Now, when I said everyone would be talking about this fight, I was right. But for the wrong reasons. I stayed for the Mark McKeown fight so didn’t get a chance to check social media until hours later to see the reaction. I was pretty shocked to find that the decision had been found so controversial but also disappointed to see such a great fight have a negative slant on it. I have yet to find time to watch the fight back to give my judgement on it. There seems to be some misdirected anger towards Lee regarding the decision, both men should be commended for not only taking the fight but how they performed on the night, both men giving it their all. Although Kash didn’t get the decision, as a fan for years, I must say I’m delighted to see the love and attention he’s now getting on the back of his performance and regardless of the result, his stock has significantly risen.

People might not agree on the scorecards, but I’m sure we can all agree it was a hell of a fight! Despite the negative aftermath, everyone has been talking about the fight. So in true Kash Farooq fashion, ‘roll with the punches’ and just make it again please…

The fight between McGregor and Farooq, could have sold out the event alone. With that being said, there wasn’t a big focus on creating a big undercard but none-the-less it still provided some good fights and entertainment.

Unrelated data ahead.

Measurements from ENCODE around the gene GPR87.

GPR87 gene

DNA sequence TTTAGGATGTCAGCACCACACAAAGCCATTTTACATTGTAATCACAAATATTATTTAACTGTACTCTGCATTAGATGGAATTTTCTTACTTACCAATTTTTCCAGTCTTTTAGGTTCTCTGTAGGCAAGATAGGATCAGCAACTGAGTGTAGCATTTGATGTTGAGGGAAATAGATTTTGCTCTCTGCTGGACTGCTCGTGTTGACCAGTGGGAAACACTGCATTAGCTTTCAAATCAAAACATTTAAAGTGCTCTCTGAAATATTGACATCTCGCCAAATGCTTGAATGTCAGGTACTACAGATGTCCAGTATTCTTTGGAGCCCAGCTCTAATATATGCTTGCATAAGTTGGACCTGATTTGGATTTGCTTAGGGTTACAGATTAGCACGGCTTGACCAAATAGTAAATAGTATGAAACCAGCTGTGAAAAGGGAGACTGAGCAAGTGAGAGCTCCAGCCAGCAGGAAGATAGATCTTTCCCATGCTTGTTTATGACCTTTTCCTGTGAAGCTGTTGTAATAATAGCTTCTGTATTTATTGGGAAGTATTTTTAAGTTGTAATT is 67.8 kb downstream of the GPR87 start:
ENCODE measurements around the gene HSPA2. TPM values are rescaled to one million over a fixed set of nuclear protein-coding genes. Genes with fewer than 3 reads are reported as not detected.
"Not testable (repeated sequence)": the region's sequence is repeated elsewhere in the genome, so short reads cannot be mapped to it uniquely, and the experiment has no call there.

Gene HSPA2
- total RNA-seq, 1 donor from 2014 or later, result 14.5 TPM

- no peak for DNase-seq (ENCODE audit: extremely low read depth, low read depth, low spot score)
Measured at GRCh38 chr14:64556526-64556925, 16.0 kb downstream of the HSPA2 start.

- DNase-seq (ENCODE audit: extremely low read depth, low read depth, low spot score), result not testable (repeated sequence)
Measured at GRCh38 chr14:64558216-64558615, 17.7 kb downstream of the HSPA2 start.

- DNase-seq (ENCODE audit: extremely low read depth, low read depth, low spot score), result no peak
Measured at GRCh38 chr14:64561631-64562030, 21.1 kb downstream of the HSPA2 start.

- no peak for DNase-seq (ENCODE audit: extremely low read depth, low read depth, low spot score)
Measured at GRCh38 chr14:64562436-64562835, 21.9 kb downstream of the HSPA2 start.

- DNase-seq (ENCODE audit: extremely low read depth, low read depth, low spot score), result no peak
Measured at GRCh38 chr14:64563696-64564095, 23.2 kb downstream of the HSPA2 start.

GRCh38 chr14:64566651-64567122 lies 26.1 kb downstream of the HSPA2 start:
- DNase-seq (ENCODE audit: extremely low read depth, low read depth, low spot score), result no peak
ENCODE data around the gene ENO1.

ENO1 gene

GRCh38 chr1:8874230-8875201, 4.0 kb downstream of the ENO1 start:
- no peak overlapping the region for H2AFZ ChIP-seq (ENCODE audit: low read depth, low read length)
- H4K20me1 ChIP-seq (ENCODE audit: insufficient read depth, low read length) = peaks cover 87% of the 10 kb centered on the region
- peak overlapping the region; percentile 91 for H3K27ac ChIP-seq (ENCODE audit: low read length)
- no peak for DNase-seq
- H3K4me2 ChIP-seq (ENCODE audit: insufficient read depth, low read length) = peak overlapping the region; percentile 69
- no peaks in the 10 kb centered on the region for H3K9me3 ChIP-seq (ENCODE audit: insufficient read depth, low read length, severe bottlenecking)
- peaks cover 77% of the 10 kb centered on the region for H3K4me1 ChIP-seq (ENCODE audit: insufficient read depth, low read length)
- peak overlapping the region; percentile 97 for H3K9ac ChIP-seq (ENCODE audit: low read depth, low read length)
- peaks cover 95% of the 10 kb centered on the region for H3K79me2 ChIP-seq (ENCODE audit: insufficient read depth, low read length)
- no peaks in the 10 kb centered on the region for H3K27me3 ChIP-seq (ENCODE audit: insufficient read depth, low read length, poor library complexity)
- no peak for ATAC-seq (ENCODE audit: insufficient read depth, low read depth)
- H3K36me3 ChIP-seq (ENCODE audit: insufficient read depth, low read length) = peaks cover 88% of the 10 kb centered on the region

The lead undercard fight, on paper, looked to be a good one as Kieran Smith was to take on fellow undefeated super-welterweight, Vincenzo Bevilacqua. Although Vincenzo held the Italian championship and a WBC Mediterranean trinket, when you scratch beneath the surface of his 16-0 record it’s padded and it showed in the bout. It was a nightmare start for Smith as a cut opened up in the first round. Despite the cut, it was the negative style his opponent was using that frustrated Smith throughout. The Italian showed little ambition in the fight, threw very few punches, hid behind a high guard and VERY occasionally leaping with a big right hand. The home-town fighter did his best to get him to open up; however, any success or momentum was nullified with constant holding. Referee, John Latham, managed to ignore the jeers from the crowd and didn’t take any points off leaving the fight to run off into a landslide points win for Kieran Smith, winning by unanimous decision. Kieran has had a frustrating year with his last two bouts having late cancellations and Saturdays fight only added to it. Hopefully next year will bring the fights and opportunities he deserves.